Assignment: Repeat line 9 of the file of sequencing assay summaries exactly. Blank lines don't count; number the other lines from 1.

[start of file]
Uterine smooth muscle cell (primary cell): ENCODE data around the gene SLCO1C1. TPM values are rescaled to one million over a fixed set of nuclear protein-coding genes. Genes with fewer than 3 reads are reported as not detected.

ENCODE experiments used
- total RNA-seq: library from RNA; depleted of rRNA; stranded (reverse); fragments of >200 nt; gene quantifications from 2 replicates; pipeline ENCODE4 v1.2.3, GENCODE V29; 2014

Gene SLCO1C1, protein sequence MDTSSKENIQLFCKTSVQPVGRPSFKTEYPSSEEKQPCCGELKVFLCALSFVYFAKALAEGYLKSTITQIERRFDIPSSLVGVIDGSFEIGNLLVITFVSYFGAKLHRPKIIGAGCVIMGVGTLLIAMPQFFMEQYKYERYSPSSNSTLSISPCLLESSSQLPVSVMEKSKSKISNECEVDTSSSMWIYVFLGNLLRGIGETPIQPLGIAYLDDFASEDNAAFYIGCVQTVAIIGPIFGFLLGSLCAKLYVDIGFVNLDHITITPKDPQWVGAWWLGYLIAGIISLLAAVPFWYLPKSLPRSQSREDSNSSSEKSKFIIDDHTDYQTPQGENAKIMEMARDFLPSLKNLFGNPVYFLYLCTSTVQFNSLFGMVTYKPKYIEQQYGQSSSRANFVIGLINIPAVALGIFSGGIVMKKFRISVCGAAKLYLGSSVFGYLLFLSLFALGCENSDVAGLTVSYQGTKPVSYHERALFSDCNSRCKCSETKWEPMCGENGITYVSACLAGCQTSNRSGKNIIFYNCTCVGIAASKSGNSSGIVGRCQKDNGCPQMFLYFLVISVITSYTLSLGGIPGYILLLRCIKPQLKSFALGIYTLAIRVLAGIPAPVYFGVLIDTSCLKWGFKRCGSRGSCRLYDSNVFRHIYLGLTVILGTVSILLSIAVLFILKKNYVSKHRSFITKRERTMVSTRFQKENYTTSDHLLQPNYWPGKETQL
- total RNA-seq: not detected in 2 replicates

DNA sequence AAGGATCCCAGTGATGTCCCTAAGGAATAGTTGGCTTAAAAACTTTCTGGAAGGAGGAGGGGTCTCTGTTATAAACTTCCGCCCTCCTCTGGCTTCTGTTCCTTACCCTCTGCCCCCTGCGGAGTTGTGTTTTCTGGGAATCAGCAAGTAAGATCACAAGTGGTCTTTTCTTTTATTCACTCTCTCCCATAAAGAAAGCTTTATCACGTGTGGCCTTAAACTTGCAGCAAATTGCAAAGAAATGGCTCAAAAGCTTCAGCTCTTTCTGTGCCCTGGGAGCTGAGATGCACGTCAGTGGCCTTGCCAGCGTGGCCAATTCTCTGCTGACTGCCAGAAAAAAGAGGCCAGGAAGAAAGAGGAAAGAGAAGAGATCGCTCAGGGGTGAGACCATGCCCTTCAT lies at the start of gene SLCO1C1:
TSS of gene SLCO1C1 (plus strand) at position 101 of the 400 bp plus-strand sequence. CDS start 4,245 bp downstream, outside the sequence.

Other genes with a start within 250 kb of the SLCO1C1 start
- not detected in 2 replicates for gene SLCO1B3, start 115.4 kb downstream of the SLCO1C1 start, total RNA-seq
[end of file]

- not detected in 2 replicates for gene SLCO1B3, start 115.4 kb downstream of the SLCO1C1 start, total RNA-seq